The increase in social media use over the years has meant individuals share plenty of their lives online. But this can be bad for business if a candidate's posts are offensive or derogatory.

It doesn't hurt for any business to perform a check of a candidate's social media. Most likely, you will probably find next to nothing. But if you do, you can avoid damage to your company's reputation, and prevent customer or client loss.

Why do businesses use a pre-employment screening?

Whilst some background checks are a legal obligation, others help employers avoid damage to their business. And can be beneficial in the long-term.

Other reasons may include:

Fraud prevention

Employers might use background checks to avoid employee fraud. Some applicants may lie or exaggerate their qualifications, experience and skills on their CV. With a pre-employment screening, you can confirm that they are qualified to perform the role you advertise.

This can help you avoid legal trouble in the future - especially if a client finds out an employee doesn't have the right qualifications.

To maintain workplace security

Conducting background checks on applicants can also help you manage and maintain a secure workplace.

For example, your organisation might employ predominantly women. And if your social media check shows a candidate sexually harassing women online - it might jeopardise your employees's safety if you were to hire them.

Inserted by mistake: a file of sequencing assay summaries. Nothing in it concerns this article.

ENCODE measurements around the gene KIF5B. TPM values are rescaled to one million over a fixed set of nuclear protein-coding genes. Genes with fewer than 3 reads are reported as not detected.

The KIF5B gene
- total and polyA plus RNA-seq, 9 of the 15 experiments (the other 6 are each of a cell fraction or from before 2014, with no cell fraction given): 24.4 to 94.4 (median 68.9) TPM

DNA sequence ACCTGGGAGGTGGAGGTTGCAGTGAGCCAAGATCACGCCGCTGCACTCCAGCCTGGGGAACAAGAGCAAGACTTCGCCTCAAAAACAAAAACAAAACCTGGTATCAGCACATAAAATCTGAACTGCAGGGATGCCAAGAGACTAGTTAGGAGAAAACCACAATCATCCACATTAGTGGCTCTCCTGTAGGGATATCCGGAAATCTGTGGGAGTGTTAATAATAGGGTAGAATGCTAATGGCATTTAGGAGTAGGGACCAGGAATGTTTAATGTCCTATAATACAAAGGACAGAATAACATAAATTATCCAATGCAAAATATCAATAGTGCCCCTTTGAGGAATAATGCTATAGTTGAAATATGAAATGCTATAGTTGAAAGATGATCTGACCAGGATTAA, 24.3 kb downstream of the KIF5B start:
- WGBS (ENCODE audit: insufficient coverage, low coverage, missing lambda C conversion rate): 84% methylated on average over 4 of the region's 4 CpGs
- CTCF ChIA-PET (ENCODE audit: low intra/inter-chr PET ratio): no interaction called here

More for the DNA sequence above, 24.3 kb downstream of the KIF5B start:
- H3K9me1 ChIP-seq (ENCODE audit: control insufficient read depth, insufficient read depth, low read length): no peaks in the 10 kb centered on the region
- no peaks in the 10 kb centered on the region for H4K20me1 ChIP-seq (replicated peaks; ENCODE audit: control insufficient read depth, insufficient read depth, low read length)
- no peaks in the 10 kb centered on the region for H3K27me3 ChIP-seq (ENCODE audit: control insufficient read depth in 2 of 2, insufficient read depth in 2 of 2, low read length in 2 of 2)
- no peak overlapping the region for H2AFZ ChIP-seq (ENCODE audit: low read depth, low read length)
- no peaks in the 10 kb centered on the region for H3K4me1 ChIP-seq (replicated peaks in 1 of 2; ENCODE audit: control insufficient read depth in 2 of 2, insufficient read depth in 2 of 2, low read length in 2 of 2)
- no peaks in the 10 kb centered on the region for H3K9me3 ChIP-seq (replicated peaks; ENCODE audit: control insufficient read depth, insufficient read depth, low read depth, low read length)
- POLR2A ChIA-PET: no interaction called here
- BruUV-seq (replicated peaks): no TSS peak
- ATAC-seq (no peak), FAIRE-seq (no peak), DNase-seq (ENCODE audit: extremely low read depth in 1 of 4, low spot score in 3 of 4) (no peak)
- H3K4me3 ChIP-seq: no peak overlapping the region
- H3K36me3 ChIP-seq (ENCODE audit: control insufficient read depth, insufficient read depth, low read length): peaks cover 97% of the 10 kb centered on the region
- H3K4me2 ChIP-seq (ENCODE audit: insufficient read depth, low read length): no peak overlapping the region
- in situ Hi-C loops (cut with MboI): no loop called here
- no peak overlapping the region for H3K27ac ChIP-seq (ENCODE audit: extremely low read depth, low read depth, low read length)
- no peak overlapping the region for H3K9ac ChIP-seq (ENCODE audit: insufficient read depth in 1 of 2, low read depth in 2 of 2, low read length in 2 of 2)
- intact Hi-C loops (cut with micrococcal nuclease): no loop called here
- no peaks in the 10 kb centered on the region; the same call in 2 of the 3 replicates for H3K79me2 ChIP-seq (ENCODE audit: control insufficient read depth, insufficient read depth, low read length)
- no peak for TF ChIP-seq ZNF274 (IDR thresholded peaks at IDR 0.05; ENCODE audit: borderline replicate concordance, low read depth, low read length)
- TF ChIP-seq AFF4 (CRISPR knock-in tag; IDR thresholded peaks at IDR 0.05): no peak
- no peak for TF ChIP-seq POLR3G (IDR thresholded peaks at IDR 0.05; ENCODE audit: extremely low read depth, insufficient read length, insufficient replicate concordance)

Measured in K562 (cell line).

Improve the quality of the hire

Using background checks will also improve the quality of your hire. For example, you might perform a social media check on a potential employee. And discover that they have shared offensive posts.

If you had decided to employ the candidate without performing a check, you may discover they are sharing these views in the workplace. Which could open you up to bullying, harassment, and discrimination claims.

To reduce staff turnover

Using background checks might also reduce staff turnover. It saves you from dismissing employees later if their unsuitability becomes apparent.

With a background check – depending on which one you conduct - you'll already be aware of whether the candidate has committed any wrongdoing previously. Or if they aren't qualified for the job.

Get expert advice on pre-employment background checks from Peninsula

You should include a pre-employment background check as a key part of your recruitment process. This will ensure your candidate's resume is factually correct. And - if necessary - that they pass a criminal background check.

Otherwise, your business could suffer as a result. And you might experience poor job performance, low employee engagement, and an increase in staff turnover. Not to mention the reputational damage to your company.

Peninsula offers you expert 24/7 HR advice and support, to help you with pre-employment screening checks. As well as providing further advice on hiring a third party company to perform them. Contact us today on 0800 0282 420.